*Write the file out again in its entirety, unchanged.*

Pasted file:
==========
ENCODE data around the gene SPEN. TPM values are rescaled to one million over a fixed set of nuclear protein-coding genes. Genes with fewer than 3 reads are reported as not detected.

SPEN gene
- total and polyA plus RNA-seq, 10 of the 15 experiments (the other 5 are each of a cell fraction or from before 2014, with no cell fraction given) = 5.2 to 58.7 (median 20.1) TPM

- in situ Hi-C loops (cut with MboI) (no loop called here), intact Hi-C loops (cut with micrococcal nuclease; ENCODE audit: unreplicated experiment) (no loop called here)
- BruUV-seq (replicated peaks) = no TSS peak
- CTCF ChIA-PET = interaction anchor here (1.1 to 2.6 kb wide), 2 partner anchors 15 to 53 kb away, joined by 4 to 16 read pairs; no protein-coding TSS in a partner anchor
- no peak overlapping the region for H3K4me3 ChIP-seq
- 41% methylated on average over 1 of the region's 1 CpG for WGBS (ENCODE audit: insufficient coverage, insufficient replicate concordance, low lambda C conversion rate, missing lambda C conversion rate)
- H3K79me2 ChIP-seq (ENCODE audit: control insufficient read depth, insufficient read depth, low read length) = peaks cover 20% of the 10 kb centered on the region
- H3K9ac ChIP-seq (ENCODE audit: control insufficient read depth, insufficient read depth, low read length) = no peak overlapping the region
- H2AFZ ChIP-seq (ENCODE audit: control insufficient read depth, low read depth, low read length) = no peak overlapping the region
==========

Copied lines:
ENCODE data around the gene SPEN. TPM values are rescaled to one million over a fixed set of nuclear protein-coding genes. Genes with fewer than 3 reads are reported as not detected.

SPEN gene
- total and polyA plus RNA-seq, 10 of the 15 experiments (the other 5 are each of a cell fraction or from before 2014, with no cell fraction given) = 5.2 to 58.7 (median 20.1) TPM

- in situ Hi-C loops (cut with MboI) (no loop called here), intact Hi-C loops (cut with micrococcal nuclease; ENCODE audit: unreplicated experiment) (no loop called here)
- BruUV-seq (replicated peaks) = no TSS peak
- CTCF ChIA-PET = interaction anchor here (1.1 to 2.6 kb wide), 2 partner anchors 15 to 53 kb away, joined by 4 to 16 read pairs; no protein-coding TSS in a partner anchor
- no peak overlapping the region for H3K4me3 ChIP-seq
- 41% methylated on average over 1 of the region's 1 CpG for WGBS (ENCODE audit: insufficient coverage, insufficient replicate concordance, low lambda C conversion rate, missing lambda C conversion rate)
- H3K79me2 ChIP-seq (ENCODE audit: control insufficient read depth, insufficient read depth, low read length) = peaks cover 20% of the 10 kb centered on the region
- H3K9ac ChIP-seq (ENCODE audit: control insufficient read depth, insufficient read depth, low read length) = no peak overlapping the region
- H2AFZ ChIP-seq (ENCODE audit: control insufficient read depth, low read depth, low read length) = no peak overlapping the region